Fiona Bruce – 2016 Speech on Human Rights in Burundi


Below is the text of the speech made by Fiona Bruce, the Conservative MP for Congleton, in the House of Commons on 5 May 2016.

I am pleased to see the Minister in his place to respond. I thank the Speaker for granting this debate; it is a privilege to raise in the House the human rights situation in Burundi, which I had the privilege of visiting in 2013 and 2014 and where I received a welcome from the Burundian people that could not have been warmer.

My hon. Friend the Member for Stafford (Jeremy Lefroy) and I jointly called for this debate, so we are dividing the allotted speaking time between us. I acknowledge with great respect the work that he has already undertaken, including the debate that he secured last December, to which the Minister also responded. It is unfortunate that the matter must be revisited so soon, but the human rights situation in Burundi has deteriorated further since. Indeed, the day after last December’s debate, more than 100 individuals were murdered by Government security forces on the worst day of violence in Burundi since the crisis began.

The crisis started a year ago after President Nkurunziza contentiously announced that he would seek a third term, triggering an unsuccessful coup followed by presidential elections in July 2015 that were declared by the UN as neither free nor fair. As I mentioned, there were major disturbances in December, including fighting on the streets by armed opponents of the President, both Hutu and Tutsi. They mounted an attack on a barracks, after which Government troops moved through the neighbourhoods of the capital that were thought to have supported rebels, reportedly killing as many as 700 people and subsequently transporting them to mass graves in state vehicles.

Since then, while there has fortunately been no repeat of fighting on that scale, killings continue on a regular basis. Weekly reports are coming in of new violence and killings and of the Government adopting a strategy of eliminating their opponents. Grounds for suspicion have been described as razor thin. A scared 15-year-old was killed while simply running away from the police. A cameraman and his family were killed, seemingly in the wrong place at the wrong time. Another victim was a teenage boy selling eggs. Other killings seem not so random, with reports of young men who had opposed the Government being hunted down in a refugee camp some distance from Bujumbura to which they had fled. Of most concern are the reports that people are now being targeted for their ethnicity as well as for their political affiliation, with a disproportionate number of the minority Tutsis being sidelined from Government institutions and with the army, which has recently considerably increased in size, being divided into Hutus and Tutsis. Such reports have increased concern in the international community, and it is right that the House discuss this issue now so that we can add our voices to those calling for help to achieve stability and justice for the Burundian people.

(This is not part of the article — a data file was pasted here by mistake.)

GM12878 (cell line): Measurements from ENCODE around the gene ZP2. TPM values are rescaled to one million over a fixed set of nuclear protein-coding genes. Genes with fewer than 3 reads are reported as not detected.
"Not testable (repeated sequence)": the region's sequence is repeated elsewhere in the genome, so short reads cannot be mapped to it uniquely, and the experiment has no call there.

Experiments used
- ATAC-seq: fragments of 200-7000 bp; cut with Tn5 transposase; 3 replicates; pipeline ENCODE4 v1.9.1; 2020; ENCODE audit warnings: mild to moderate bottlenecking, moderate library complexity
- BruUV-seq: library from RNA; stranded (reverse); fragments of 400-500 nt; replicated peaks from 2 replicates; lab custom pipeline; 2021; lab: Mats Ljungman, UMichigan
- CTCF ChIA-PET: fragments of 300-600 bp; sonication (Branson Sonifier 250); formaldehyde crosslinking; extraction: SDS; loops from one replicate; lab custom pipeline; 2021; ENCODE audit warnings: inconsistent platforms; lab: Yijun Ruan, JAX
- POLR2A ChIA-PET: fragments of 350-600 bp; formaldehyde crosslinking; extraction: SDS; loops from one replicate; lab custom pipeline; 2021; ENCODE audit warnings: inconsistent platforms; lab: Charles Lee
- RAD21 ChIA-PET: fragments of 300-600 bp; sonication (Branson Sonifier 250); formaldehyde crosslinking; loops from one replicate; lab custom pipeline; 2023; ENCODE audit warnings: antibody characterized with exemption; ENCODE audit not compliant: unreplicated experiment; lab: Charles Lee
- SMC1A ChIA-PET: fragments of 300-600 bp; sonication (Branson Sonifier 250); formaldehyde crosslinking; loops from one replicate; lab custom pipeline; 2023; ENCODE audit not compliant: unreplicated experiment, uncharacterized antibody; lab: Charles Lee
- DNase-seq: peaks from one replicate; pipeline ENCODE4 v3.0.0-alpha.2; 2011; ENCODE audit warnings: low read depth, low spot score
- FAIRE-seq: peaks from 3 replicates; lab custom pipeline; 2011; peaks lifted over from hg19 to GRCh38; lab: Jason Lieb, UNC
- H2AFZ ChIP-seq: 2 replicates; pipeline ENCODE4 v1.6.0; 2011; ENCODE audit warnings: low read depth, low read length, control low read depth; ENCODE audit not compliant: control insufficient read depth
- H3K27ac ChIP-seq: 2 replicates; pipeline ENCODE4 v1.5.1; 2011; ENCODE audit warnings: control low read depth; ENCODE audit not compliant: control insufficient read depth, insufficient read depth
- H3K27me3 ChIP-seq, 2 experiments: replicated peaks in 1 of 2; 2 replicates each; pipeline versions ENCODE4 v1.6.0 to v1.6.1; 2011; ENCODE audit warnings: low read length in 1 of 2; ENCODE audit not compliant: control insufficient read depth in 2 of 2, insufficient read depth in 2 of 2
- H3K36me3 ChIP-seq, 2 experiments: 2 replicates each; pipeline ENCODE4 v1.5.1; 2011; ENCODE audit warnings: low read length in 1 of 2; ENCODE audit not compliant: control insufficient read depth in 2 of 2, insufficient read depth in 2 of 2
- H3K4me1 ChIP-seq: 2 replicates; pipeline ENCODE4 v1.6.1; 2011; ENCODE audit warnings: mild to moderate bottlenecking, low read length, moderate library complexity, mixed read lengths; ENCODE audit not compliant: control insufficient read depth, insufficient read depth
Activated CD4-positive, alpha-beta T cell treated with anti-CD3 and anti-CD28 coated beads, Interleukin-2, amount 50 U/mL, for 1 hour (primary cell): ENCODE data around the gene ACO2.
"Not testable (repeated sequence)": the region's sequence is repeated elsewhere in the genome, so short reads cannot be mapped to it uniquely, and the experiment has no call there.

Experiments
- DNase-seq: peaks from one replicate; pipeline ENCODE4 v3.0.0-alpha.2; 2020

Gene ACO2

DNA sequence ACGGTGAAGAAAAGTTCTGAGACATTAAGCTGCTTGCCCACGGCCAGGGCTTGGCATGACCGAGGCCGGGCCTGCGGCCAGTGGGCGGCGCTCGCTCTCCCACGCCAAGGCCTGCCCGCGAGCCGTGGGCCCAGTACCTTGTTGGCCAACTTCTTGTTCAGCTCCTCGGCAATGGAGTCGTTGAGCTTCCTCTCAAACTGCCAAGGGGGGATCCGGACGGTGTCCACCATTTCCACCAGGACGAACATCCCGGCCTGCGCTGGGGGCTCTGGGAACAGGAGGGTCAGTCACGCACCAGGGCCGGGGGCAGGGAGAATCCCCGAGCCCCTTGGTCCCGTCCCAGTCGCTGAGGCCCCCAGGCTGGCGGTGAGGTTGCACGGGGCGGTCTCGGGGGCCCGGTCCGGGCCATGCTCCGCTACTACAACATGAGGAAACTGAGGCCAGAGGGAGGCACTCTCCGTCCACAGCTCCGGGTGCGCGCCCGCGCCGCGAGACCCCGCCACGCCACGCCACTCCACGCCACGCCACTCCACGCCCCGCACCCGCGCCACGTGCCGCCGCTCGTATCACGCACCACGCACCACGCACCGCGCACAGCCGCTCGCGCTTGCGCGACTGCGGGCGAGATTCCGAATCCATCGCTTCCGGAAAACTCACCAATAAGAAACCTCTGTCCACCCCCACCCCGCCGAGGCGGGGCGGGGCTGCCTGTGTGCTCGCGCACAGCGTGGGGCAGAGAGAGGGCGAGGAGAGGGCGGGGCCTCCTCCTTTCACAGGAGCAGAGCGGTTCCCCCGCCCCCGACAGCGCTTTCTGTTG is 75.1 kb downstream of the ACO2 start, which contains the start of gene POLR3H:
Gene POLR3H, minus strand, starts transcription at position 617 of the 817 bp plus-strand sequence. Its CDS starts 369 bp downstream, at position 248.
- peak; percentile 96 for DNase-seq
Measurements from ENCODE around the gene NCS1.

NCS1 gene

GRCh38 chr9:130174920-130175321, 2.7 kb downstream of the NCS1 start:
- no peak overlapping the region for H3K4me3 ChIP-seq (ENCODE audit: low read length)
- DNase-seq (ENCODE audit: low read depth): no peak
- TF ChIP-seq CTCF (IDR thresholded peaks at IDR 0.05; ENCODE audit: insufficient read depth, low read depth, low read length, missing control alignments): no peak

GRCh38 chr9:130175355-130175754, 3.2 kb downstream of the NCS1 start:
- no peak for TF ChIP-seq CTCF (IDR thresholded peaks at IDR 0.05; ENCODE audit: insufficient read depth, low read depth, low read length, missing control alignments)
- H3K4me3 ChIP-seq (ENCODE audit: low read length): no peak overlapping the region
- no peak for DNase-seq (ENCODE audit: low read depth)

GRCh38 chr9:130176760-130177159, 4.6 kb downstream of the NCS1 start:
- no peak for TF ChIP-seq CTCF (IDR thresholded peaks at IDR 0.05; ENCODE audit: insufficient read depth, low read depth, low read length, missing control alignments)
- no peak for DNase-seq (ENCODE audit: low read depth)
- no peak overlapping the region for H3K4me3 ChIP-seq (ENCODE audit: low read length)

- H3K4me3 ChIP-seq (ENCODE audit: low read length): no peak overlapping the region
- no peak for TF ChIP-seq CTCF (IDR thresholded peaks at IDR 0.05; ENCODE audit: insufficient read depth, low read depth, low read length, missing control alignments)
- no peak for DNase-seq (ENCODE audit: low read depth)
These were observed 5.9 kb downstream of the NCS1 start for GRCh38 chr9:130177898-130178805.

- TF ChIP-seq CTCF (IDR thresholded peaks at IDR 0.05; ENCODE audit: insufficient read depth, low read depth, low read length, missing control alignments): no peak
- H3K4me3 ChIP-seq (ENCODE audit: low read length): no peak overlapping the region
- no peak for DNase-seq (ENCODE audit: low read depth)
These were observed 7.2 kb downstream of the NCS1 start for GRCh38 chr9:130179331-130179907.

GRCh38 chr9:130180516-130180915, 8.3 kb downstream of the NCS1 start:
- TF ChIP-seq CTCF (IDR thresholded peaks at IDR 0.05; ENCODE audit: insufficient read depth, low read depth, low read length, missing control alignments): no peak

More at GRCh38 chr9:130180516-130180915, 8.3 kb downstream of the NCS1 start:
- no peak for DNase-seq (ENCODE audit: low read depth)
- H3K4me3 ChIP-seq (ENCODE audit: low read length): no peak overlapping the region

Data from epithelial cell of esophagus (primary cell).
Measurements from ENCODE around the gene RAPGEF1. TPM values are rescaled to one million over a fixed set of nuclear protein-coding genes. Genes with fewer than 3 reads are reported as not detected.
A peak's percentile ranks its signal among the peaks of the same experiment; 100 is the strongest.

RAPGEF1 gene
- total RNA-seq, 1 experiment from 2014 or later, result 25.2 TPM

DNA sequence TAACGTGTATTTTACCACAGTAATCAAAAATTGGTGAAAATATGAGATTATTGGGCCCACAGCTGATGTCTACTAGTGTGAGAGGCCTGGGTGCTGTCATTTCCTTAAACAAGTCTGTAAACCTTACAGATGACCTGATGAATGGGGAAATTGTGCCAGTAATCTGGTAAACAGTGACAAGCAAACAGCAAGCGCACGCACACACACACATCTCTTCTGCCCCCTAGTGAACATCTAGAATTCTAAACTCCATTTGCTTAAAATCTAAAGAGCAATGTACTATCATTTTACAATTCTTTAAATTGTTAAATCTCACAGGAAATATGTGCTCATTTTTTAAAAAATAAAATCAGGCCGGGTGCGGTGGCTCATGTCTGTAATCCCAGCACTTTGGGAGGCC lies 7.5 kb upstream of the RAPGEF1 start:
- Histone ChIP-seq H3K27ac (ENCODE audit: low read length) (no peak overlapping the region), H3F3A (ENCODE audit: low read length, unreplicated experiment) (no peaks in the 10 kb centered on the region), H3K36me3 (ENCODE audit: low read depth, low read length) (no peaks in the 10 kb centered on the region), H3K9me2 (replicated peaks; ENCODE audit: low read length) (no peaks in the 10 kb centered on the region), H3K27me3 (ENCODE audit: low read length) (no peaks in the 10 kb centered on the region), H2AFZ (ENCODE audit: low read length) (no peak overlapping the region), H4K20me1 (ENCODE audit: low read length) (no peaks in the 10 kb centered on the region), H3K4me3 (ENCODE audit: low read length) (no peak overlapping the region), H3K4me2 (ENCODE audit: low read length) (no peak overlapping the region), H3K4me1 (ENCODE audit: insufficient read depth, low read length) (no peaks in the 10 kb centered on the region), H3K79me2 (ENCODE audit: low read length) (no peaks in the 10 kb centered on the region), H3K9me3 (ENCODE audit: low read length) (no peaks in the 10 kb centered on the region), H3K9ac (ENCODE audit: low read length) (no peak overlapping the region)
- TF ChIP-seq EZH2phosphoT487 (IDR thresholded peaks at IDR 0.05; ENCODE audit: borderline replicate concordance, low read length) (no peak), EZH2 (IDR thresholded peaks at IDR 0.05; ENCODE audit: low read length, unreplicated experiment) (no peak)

Burundi was already one of the poorest countries in the world before the crisis began. It has the second-lowest income and is highly dependent on external aid, with almost half of the state budget externally financed. However, the suspension of aid flows over the past year mean that the share of the budget accounted for by aid is projected to fall by a third this year. Further economic decline and the redirection of funds by the Government from social programmes to the army have combined to produce a humanitarian emergency that has resulted in severe malnutrition. There are reports that people are beginning to starve. The price of rice has trebled in some areas. Farmers who used to sell vegetables to people on the road can no longer do so, saying that their customers have disappeared, fearful of being out and about. Medical supplies dwindle. Children, who make up half of Burundians, suffer disproportionately as a result of violence, exploitation, and family separation. More than 230,000 people have fled in the past year alone, and that number is increasing. Most have gone as refugees to Rwanda and Tanzania, but some have gone to the Democratic Republic of the Congo and Uganda.